Review: Georgetown Palace's THE DROWSY CHAPERONE - Flawlessly Entertaining

Be thoroughly entertained by a magnificent production at The Georgetown Palace Theatre's Springer Stage.

By: Jun. 30, 2022
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Review: Georgetown Palace's THE DROWSY CHAPERONE - Flawlessly Entertaining

In my opinion THE DROWSY CHAPERONE, is the most universally charming musical ever created. What a complete joy it was to be so thoroughly entertained by a magnificent production at The Georgetown Palace Theatre's Springer Stage.

The show is a delightfully narrated spoof of the frothy stage musicals of the 1920's. It's a musical wrapped in a comedy that has left audiences breathless with laughter since its 2006 Broadway debut. This multiple award winning piece is effervescent nostalgia to its core and I found the production at The Georgetown Palace to be utterly irresistible.

Directed by esteemed Emmy winner Damon Brown, this show has the perfect staging, cast and design to make it a hit on every level. His masterful hand is evident in every moment on stage. Brown gets the most out of every hilarious moment of the show. Perhaps my favorite thing is that he cast his father, Jerry Brown as The Man In Chair, our narrator for the 20s musical. The elder Brown gives a warm, wonderful performance showcasing his wit, charm, and incredible talent with just a hint of snark. If that weren't enough of a bonus for the audience, Damon Brown has also cast his amazingly talented teenaged son as Gangster 1. If Sullivan Brown is a glimpse into the future of the performing arts we are in good hands indeed. Young Mr Brown's timing and delivery are a pure delight, matching his elders on stage and more. Aside from the Brown family THE DROWSY CHAPERONE is chocked full of fantastic performances.

The entire cast is fabulous in every way, all worthy of special mention, unfortunately I must limit my comments to a few favorites. Suzanne Orzech is amazing as the enthusiastic ditz Mrs Tottingdale, her repartee with Lou Taylor as Underling (especially the spit-take scene) is a comic delight. Leslie Hethcox and Elysia Worchester are brilliant as the hapless engaged couple Robert and Janet. Meredith Brand as George, the centerpiece of the musical action shows off her superior performing skills throughout the show. As the Drowsy Chaperone herself Lorri Boyd is a study in musical comedy all by herself. Her Latin lover Adolpho, Will Tabares hits every laugh and makes the most of the stereotypical role. Along with Sullivan Brown, the Gangster trio is composed of Andrea Lord and Patrick Quinn. They are perfect in their timing and intricate movement. Every cast member is awesome in their roles, singing, dancing and making us laugh for nearly two and a half hours.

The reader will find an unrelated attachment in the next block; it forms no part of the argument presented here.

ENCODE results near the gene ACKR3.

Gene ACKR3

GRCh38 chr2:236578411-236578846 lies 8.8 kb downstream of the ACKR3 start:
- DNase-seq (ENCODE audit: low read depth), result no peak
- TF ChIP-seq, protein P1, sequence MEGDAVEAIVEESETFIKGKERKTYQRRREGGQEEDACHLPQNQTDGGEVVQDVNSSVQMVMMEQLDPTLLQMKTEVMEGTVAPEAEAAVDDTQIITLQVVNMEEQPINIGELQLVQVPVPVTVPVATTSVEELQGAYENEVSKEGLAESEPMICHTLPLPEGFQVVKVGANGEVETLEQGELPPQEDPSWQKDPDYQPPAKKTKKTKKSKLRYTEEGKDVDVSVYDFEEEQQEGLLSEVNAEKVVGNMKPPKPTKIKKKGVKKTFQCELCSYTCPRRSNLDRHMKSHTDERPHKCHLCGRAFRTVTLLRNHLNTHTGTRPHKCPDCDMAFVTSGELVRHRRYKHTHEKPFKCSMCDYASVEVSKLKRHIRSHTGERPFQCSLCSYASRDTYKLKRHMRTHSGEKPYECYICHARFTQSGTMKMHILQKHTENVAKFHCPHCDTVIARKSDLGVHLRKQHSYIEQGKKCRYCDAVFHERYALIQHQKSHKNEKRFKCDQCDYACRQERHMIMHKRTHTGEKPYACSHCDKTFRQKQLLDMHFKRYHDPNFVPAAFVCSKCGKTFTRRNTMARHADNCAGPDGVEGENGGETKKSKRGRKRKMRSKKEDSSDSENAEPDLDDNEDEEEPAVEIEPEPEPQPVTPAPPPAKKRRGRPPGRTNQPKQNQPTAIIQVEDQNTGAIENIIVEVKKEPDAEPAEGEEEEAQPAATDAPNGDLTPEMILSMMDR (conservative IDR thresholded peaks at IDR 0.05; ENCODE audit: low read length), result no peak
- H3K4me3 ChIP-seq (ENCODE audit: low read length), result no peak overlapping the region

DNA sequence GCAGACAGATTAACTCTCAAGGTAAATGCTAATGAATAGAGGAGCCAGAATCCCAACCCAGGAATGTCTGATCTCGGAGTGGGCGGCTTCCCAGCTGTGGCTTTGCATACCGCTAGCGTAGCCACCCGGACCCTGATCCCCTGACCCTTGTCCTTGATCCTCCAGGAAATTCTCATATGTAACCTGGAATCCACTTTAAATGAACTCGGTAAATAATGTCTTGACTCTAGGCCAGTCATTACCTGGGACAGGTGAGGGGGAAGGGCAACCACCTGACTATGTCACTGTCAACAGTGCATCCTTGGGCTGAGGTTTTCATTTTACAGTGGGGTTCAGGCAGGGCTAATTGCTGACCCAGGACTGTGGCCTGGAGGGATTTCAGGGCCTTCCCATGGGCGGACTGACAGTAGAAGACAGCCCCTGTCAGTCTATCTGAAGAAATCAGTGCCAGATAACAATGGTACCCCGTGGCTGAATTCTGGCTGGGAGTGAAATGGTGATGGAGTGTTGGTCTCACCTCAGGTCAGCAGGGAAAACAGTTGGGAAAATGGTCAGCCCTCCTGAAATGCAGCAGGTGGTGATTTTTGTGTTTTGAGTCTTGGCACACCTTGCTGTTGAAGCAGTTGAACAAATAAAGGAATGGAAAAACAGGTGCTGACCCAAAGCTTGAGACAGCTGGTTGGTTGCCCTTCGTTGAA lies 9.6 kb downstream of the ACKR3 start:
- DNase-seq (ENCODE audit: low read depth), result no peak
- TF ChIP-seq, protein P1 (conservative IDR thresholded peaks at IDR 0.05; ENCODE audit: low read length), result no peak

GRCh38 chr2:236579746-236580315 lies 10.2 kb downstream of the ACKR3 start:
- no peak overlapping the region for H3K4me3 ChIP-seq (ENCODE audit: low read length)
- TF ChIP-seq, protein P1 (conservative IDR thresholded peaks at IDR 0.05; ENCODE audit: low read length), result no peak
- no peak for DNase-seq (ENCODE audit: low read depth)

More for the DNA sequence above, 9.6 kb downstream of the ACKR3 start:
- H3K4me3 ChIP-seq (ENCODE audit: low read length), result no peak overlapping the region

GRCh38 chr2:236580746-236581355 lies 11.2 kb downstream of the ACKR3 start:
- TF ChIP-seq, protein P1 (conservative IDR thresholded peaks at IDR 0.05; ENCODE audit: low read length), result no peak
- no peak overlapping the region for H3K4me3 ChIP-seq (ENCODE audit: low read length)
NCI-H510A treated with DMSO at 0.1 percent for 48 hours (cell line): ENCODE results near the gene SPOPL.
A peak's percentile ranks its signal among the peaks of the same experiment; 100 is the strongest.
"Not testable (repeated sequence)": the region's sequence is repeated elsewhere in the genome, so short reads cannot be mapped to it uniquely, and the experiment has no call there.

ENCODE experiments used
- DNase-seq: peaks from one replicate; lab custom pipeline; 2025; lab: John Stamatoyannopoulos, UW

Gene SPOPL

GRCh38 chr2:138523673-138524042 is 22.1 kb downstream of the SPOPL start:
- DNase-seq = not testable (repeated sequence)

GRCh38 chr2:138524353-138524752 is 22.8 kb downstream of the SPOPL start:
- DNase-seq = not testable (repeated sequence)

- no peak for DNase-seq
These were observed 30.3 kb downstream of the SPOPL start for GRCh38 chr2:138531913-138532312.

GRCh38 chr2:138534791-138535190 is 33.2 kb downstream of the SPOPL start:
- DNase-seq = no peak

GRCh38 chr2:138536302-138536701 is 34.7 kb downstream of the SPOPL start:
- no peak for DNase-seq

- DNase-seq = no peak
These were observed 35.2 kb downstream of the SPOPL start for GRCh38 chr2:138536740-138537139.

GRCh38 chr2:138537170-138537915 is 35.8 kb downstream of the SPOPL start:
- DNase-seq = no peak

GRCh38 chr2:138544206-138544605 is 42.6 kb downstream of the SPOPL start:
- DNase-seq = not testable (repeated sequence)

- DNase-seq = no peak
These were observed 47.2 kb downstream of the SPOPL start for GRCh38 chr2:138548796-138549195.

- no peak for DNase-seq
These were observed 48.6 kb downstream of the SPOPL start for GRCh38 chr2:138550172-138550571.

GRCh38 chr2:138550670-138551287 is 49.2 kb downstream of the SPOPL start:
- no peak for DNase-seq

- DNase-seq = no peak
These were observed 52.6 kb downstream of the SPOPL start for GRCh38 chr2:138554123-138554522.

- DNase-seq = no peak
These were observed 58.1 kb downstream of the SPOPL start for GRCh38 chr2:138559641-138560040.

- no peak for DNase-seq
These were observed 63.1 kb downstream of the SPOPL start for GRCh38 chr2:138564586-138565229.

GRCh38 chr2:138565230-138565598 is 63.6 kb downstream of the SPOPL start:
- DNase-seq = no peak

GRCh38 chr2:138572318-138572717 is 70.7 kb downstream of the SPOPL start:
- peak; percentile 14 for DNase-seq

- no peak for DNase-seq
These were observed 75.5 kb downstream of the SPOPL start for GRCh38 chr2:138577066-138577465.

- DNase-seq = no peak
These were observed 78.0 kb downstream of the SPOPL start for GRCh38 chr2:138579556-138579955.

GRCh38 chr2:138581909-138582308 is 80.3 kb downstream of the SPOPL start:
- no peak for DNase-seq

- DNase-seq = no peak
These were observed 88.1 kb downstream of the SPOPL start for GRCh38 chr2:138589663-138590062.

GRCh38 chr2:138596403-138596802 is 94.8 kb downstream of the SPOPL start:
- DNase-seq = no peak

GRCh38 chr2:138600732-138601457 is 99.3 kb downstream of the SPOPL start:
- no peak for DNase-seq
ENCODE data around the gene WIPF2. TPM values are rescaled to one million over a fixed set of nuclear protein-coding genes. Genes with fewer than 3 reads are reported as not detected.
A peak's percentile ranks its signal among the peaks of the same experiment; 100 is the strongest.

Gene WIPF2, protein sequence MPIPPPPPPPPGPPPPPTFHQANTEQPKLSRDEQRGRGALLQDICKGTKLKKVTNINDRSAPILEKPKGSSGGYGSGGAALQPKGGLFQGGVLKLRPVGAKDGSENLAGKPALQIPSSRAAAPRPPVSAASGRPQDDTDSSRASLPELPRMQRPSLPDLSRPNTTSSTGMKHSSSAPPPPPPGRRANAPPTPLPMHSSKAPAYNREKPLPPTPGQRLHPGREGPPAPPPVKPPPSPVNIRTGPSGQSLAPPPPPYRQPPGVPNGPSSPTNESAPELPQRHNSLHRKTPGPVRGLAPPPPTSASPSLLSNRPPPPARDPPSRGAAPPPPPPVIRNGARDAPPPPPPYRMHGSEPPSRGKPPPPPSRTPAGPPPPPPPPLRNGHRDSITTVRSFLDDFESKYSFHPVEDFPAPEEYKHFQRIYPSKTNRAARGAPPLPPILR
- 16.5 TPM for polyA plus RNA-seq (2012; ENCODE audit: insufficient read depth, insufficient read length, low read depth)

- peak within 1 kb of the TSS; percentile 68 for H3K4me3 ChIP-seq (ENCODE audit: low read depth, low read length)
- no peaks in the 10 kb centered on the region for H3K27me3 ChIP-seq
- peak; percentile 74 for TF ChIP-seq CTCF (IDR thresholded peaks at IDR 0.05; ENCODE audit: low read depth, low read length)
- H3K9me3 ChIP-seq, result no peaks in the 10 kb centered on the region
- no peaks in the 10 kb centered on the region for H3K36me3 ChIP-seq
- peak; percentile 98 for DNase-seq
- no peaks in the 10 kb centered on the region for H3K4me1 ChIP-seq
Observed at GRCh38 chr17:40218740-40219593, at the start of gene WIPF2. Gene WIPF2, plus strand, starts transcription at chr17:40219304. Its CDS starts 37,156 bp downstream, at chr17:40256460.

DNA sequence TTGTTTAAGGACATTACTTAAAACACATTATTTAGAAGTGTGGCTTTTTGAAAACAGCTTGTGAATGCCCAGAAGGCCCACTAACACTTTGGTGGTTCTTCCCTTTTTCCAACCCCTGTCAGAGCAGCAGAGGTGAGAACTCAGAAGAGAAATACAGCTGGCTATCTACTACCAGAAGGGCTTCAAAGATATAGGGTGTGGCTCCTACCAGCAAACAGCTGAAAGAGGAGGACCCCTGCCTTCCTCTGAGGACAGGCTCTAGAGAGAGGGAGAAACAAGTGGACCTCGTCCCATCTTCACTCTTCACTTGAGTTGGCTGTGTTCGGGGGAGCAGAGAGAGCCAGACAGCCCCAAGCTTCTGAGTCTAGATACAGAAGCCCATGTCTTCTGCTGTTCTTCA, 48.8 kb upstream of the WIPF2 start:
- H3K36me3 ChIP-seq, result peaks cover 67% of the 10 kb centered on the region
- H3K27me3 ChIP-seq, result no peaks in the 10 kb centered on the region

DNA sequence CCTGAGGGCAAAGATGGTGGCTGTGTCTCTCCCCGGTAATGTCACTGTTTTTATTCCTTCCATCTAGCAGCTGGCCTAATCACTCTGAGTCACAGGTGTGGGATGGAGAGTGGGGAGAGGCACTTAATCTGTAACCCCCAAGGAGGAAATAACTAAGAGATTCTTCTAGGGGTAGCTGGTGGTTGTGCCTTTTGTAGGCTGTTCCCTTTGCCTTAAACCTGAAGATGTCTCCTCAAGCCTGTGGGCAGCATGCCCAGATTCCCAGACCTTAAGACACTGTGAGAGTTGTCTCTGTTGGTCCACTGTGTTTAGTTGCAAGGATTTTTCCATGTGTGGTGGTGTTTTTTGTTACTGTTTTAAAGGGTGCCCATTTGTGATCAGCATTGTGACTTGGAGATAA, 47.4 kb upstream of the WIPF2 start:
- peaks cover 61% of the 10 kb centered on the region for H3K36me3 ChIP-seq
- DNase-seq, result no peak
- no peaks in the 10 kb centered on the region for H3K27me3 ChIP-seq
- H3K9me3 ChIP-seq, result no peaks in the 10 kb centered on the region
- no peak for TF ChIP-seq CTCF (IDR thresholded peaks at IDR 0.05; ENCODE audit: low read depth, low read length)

The Georgetown Palace has outdone themselves on this show, their usual high production values have hit new heights with this production. Justin Dam's set is beautiful and functions with startling seamlessness. The set flows with the movement of the show in perfect harmony. Gretchen Johnson's scenic painting is simply spectacular. Ellen Simms' costume design is breathtaking. Each piece is gorgeous in design and fit along with being 1920's period fashion. Simms color choices and her vision are evident as well as her vast artistic skill. Courtney Wissinger Eiland's choreography is fantastic, the historic elements in every number take me back to Busby Berkeley's spectacular films. Last, but in no way least, I must mention David Blackburn's magnificent music direction. Under his expert eye (or ear) not a single lyric was lost nor a sour note heard.

If you happened to read my recent review of SOMETHING ROTTEN at the Georgetown Palace, you may remember that I wrote of the theatre's climb to another level of production. THE DROWSY CHAPERONE cements their place in the top tier of Austin area production companies. I, for one, can't wait to see what happens next. Please go see this fantastic production, I promise you won't regret a single moment.


Music and lyrics by Lisa Lambert and Greg Morrison

Book by Bob Martin and Don McKeller

Directed by Damon Brown

Georgetown Palace Theatre, Springer Stage

June 3 - July 3

Running Time: 2 hours 20 minutes with one 15 minute intermission


Photo Credit: Andy Sharp


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